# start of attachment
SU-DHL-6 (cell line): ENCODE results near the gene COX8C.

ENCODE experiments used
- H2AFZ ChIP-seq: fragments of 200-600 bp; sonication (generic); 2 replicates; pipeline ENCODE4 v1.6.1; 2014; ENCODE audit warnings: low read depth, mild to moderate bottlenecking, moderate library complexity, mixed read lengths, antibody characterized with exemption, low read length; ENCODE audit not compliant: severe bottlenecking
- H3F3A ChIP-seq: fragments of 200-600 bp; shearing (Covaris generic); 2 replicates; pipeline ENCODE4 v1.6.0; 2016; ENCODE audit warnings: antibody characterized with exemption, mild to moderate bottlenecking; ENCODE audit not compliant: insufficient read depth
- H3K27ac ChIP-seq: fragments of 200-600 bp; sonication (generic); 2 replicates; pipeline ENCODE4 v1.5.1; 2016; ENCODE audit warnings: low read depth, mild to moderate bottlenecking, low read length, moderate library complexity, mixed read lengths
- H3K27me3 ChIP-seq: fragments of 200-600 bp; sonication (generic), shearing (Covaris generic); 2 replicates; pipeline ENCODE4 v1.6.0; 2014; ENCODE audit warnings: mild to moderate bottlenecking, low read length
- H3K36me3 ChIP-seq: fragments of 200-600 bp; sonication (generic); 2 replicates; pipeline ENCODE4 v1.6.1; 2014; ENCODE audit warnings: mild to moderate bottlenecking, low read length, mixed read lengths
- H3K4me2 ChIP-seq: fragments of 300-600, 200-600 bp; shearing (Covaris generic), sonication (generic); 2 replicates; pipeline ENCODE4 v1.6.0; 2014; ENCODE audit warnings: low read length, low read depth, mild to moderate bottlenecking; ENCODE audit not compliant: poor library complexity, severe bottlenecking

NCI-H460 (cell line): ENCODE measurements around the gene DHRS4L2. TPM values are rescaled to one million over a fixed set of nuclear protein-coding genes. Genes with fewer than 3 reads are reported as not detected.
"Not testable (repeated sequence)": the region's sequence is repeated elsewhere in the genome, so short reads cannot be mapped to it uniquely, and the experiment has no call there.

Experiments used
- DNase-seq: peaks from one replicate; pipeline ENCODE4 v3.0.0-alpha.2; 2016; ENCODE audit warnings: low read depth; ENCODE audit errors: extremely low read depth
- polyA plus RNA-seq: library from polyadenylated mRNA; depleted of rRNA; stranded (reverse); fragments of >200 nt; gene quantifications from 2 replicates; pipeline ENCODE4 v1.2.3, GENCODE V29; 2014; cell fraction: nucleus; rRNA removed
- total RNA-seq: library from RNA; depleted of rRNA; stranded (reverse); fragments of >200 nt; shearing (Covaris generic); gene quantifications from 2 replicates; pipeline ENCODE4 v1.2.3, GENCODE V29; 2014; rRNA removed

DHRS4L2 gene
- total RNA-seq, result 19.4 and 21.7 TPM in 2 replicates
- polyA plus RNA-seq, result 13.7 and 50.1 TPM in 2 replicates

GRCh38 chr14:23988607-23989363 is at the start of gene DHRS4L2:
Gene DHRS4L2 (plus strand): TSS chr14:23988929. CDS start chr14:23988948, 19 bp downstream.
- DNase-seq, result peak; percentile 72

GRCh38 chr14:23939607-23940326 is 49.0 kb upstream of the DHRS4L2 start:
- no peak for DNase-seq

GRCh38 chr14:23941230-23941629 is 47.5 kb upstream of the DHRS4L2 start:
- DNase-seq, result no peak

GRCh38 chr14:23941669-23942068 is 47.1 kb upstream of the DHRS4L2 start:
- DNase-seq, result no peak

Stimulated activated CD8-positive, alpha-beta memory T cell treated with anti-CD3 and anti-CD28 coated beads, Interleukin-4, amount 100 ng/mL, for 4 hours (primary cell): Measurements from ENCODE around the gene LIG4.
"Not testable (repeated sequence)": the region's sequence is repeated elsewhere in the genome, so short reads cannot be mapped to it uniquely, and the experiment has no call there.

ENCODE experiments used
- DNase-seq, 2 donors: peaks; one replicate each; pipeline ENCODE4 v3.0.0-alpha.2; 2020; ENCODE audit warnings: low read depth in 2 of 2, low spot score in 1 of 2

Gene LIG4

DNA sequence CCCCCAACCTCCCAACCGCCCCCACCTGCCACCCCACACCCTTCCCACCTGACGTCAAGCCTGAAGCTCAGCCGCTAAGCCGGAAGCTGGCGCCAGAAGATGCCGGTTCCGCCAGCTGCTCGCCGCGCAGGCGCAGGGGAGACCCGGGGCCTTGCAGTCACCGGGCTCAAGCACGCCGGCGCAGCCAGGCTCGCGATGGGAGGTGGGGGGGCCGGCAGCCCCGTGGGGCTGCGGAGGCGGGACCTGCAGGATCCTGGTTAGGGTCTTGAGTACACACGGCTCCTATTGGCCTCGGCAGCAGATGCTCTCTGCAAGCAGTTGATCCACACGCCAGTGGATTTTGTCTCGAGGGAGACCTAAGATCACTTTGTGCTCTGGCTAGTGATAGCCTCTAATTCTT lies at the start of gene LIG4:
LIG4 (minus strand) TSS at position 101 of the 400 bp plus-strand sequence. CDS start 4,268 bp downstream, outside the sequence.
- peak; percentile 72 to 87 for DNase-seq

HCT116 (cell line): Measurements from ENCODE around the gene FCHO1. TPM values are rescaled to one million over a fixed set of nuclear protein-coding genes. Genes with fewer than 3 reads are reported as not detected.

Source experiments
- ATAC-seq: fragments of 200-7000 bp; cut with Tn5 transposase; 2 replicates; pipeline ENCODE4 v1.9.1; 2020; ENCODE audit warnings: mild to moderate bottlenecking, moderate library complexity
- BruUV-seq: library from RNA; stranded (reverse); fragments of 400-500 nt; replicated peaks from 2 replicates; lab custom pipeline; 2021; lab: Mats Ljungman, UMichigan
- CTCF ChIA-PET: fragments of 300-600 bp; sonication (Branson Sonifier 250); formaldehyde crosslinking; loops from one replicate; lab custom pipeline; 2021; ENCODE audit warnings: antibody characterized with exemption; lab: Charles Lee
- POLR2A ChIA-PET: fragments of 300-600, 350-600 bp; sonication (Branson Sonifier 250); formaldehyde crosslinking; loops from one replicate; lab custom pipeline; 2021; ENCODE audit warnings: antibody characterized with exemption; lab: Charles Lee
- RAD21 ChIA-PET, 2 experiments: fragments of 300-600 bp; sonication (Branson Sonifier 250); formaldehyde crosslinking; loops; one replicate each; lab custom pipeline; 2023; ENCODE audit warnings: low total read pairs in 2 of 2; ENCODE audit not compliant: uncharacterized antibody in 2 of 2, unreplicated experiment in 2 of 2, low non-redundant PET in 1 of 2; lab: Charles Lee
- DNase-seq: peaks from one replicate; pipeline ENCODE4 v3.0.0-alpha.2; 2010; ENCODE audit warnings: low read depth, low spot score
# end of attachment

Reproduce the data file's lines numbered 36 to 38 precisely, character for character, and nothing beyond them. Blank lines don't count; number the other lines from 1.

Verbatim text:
Source experiments
- ATAC-seq: fragments of 200-7000 bp; cut with Tn5 transposase; 2 replicates; pipeline ENCODE4 v1.9.1; 2020; ENCODE audit warnings: mild to moderate bottlenecking, moderate library complexity
- BruUV-seq: library from RNA; stranded (reverse); fragments of 400-500 nt; replicated peaks from 2 replicates; lab custom pipeline; 2021; lab: Mats Ljungman, UMichigan